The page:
Damascus: Iranian President Ebrahim Raisi landed in Damascus Wednesday on the first visit by an Iranian head of state to the war-wracked country in over a decade.
Tehran has been a main backer of President Bashar Assad’s government since an uprising turned into a full-blown war in March 2011 and has played an instrumental role in turning the tide in his favour.
Iran has sent scores of military advisers and thousands of Iran-backed fighters from around the Middle East to fight on Assad’s side. With the help of Russia and Iran, Syrian government forces have controlled large parts of the country in recent years.
During his two-day visit, Raisi is expected to meet Assad to sign several agreements and memorandums of understanding to boost cooperation, Syrian state and pro-government media reported.
In an interview with pan-Arab television channel Al-Mayadeen, Raisi called for reconstruction efforts and for refugees who fled the country’s war to return to the country.
Raisi, who is heading a high-ranking political and economic delegation, was received on arrival at Damascus International Airport by Syrian Economy Minister Samer al-Khalil.
He is also set to visit the Sayida Zeinab and Sayida Ruqayya shrines, both holy sites in Shiite Islam, as well as the Tomb of the Unknown Soldier, a monument dedicated to Syrian soldiers killed in battle.
The last Iranian president to visit Syria was President Mahmoud Ahmadinejad in 2010.
The Iranian president’s visit comes as some Arab countries, including regional powerhouses Egypt and Saudi Arabia, have been opening up to Assad and their foreign ministers have visited Damascus in recent weeks.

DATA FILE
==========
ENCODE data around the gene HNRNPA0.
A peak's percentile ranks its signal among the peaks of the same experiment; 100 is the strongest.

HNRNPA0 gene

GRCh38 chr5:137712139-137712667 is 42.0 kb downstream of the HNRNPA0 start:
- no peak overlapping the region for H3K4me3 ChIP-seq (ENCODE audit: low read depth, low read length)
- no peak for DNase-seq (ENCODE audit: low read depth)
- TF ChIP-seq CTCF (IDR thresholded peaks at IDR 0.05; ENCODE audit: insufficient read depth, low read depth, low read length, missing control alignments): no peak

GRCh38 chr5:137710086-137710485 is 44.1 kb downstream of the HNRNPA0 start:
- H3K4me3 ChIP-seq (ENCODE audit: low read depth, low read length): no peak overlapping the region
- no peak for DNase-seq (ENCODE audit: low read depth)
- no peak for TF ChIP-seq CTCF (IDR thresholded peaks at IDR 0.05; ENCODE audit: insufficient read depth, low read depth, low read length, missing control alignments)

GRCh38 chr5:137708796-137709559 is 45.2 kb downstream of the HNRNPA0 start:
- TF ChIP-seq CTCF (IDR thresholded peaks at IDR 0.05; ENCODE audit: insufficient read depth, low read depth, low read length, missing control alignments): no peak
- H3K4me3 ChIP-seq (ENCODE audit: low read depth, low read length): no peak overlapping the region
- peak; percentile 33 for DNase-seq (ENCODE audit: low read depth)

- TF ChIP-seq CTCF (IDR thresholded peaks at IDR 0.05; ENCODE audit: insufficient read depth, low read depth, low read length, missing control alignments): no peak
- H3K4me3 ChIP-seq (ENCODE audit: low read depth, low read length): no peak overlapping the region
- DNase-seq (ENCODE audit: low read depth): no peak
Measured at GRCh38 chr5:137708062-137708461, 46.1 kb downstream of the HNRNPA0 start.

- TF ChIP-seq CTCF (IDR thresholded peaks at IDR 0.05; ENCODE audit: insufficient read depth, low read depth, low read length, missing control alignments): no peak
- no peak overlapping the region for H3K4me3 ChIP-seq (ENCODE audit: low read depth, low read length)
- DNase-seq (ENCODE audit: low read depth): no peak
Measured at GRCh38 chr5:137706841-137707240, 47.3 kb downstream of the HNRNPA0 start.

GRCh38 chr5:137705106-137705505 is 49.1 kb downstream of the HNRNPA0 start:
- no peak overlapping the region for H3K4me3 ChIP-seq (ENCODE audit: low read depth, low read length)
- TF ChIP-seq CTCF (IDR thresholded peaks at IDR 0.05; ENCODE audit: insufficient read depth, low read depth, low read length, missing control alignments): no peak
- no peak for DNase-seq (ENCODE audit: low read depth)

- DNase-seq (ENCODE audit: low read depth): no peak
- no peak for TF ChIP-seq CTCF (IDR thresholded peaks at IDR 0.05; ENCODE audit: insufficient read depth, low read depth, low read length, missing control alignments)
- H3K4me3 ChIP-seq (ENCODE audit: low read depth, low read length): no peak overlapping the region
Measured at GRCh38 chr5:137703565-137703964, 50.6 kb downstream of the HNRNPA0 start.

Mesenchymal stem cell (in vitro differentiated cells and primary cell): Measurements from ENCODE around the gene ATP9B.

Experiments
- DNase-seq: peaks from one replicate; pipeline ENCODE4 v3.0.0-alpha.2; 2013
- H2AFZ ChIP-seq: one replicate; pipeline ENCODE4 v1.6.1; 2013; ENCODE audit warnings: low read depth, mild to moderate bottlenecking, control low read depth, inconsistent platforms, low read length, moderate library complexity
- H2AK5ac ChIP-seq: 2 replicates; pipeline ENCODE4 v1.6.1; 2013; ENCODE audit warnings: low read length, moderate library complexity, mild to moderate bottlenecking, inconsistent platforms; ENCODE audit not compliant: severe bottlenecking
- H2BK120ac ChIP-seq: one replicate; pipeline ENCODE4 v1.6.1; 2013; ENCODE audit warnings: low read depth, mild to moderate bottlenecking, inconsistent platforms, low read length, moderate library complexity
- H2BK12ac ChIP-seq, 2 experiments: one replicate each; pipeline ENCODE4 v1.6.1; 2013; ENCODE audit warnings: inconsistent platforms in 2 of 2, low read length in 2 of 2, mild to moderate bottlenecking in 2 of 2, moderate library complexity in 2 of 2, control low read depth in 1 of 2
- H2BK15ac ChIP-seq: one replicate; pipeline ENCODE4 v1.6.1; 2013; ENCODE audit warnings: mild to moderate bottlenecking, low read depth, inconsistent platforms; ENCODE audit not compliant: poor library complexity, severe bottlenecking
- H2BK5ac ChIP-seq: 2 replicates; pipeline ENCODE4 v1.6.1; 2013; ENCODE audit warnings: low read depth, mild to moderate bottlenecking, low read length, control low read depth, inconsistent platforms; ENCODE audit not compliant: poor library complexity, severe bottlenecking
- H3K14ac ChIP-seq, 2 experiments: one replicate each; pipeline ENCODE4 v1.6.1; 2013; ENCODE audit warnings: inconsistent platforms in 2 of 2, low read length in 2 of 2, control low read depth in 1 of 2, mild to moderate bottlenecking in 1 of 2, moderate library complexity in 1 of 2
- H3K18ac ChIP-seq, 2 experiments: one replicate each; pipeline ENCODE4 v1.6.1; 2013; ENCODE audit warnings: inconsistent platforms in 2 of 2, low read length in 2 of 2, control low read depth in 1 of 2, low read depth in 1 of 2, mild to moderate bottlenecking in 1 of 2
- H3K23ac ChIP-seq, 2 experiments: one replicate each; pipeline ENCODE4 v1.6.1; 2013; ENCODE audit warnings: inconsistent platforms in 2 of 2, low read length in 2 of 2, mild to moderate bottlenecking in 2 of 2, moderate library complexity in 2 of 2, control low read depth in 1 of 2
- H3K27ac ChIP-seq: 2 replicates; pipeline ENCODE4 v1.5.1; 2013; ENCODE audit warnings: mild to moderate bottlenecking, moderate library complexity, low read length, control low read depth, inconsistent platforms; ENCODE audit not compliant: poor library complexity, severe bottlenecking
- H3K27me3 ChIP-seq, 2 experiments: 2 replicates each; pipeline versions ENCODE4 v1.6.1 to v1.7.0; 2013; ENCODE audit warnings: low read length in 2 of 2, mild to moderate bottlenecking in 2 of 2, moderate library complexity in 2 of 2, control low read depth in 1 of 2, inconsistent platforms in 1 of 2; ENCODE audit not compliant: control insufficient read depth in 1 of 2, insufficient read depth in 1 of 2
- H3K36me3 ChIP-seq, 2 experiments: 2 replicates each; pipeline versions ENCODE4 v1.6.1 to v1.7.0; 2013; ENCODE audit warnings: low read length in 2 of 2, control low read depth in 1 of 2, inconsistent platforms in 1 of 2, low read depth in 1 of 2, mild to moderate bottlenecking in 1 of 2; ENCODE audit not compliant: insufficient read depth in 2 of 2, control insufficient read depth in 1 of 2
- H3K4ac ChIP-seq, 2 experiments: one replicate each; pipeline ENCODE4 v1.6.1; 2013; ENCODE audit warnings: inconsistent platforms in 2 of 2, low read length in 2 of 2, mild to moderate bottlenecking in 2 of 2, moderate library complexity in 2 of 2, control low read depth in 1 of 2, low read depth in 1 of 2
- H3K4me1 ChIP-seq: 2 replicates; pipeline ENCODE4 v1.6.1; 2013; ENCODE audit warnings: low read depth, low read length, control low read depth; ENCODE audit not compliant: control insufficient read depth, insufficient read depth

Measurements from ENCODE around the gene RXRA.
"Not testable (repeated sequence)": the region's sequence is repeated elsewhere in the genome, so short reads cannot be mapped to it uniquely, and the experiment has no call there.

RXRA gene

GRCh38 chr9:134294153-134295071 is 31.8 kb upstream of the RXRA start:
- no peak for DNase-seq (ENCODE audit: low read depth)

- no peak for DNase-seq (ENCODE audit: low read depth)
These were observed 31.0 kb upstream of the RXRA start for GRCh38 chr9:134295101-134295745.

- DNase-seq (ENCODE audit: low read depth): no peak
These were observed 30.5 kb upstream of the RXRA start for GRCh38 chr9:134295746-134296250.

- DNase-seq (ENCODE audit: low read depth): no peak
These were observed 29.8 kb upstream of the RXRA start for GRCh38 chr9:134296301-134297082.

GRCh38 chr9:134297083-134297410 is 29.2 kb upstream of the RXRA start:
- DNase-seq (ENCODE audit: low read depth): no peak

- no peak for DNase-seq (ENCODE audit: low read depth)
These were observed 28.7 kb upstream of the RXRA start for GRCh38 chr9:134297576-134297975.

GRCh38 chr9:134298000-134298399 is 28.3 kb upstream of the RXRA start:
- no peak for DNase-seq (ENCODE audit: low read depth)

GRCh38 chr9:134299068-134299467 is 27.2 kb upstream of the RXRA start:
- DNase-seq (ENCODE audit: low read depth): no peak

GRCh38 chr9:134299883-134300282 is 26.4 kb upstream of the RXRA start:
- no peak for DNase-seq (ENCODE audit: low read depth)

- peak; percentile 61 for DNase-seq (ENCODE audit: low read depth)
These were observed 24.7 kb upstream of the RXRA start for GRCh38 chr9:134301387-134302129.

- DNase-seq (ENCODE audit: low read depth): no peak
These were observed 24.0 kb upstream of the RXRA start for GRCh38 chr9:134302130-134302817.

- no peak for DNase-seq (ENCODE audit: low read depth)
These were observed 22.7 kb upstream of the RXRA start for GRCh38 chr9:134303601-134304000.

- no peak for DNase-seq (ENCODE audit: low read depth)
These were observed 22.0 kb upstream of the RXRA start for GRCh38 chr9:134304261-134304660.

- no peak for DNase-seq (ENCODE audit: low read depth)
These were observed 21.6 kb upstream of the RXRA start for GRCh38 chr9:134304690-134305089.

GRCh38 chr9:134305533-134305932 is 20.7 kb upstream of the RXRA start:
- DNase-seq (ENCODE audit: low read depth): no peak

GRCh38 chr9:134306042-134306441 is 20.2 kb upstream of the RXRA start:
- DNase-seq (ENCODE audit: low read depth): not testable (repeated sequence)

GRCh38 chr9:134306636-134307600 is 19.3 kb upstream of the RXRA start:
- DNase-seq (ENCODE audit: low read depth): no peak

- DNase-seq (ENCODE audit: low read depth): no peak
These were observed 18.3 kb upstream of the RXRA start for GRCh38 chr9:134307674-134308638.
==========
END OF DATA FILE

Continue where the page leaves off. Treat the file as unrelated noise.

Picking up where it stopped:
Syria’s foreign minister also visited the Saudi capital of Riyadh in April, the first such visit since the two countries cut relations in 2012.
In March, Iran and Saudi Arabia, a main backer of Syrian opposition fighters, reached an agreement in China to re-establish diplomatic relations and reopen embassies after seven years of tensions.
The reconciliation between Iran and Saudi Arabia is likely to have positive effects on regional states where the two countries fought proxy wars, including Syria.
Syria was widely shunned by Arab governments over Assad’s brutal crackdown on protesters and the breakdown in relations culminated with Syria being ousted from the Arab League in 2011.
The conflict has since killed nearly half a million people and displaced half of Syria’s pre-war population of 23 million.
“America and its allies failed on all fronts against the resistance, and could not achieve any of their goals,” Iran’s new ambassador to Syria Hossein Akbari told Iran’s state news agency Tuesday.
Raisi’s visit is the first to Damascus by an Iranian president since 2010 when then ad visited Syria. Assad meanwhile visited Iran twice since the conflict began, the latest of which came in May last year.
The Iranian president’s visit also comes a week after its Minister for Road and Urban Development Mehrdad Bazrpash met Assad in Damascus, where he delivered a message from the Iranian president supporting the expansion of economic relations between the two countries, according to Iran’s state news agency.
Iran’s military presence in Syria has been a major concern for Israel, which has vowed to stop Iranian entrenchment along its northern border.
Israel has carried out hundreds of strikes on targets in government-controlled parts of Syria in recent years — but rarely acknowledges them. Since the beginning of 2023, Syrian officials have attributed a dozen strikes on Syrian territory to Israel, the latest of which came early Tuesday and put the international airport of the northern city of Aleppo out of service.